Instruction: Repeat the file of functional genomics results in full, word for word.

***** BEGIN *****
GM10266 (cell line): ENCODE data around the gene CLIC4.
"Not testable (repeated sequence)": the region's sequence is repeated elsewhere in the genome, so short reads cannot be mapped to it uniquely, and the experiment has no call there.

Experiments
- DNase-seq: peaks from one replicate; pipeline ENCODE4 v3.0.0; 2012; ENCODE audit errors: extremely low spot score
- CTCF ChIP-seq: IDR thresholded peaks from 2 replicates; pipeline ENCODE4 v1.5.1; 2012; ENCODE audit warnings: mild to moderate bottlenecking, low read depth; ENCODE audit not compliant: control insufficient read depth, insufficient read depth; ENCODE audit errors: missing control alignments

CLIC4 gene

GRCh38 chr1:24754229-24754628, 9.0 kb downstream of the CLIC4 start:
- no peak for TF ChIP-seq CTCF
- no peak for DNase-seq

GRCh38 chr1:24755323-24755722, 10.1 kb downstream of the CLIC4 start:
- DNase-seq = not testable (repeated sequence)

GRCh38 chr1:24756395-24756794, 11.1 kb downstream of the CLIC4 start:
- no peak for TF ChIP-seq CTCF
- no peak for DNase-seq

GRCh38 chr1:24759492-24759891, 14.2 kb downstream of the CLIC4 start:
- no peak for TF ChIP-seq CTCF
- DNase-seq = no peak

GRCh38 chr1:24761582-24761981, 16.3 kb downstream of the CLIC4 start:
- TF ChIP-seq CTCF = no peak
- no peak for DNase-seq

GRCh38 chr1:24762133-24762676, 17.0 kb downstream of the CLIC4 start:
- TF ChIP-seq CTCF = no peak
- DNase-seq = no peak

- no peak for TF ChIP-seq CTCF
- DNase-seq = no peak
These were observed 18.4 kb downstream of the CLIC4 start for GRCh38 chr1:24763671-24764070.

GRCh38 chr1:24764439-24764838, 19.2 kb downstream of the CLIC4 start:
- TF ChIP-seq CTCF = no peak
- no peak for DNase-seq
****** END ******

GM10266 (cell line): ENCODE data around the gene CLIC4.
"Not testable (repeated sequence)": the region's sequence is repeated elsewhere in the genome, so short reads cannot be mapped to it uniquely, and the experiment has no call there.

Experiments
- DNase-seq: peaks from one replicate; pipeline ENCODE4 v3.0.0; 2012; ENCODE audit errors: extremely low spot score
- CTCF ChIP-seq: IDR thresholded peaks from 2 replicates; pipeline ENCODE4 v1.5.1; 2012; ENCODE audit warnings: mild to moderate bottlenecking, low read depth; ENCODE audit not compliant: control insufficient read depth, insufficient read depth; ENCODE audit errors: missing control alignments

CLIC4 gene

GRCh38 chr1:24754229-24754628, 9.0 kb downstream of the CLIC4 start:
- no peak for TF ChIP-seq CTCF
- no peak for DNase-seq

GRCh38 chr1:24755323-24755722, 10.1 kb downstream of the CLIC4 start:
- DNase-seq = not testable (repeated sequence)

GRCh38 chr1:24756395-24756794, 11.1 kb downstream of the CLIC4 start:
- no peak for TF ChIP-seq CTCF
- no peak for DNase-seq

GRCh38 chr1:24759492-24759891, 14.2 kb downstream of the CLIC4 start:
- no peak for TF ChIP-seq CTCF
- DNase-seq = no peak

GRCh38 chr1:24761582-24761981, 16.3 kb downstream of the CLIC4 start:
- TF ChIP-seq CTCF = no peak
- no peak for DNase-seq

GRCh38 chr1:24762133-24762676, 17.0 kb downstream of the CLIC4 start:
- TF ChIP-seq CTCF = no peak
- DNase-seq = no peak

- no peak for TF ChIP-seq CTCF
- DNase-seq = no peak
These were observed 18.4 kb downstream of the CLIC4 start for GRCh38 chr1:24763671-24764070.

GRCh38 chr1:24764439-24764838, 19.2 kb downstream of the CLIC4 start:
- TF ChIP-seq CTCF = no peak
- no peak for DNase-seq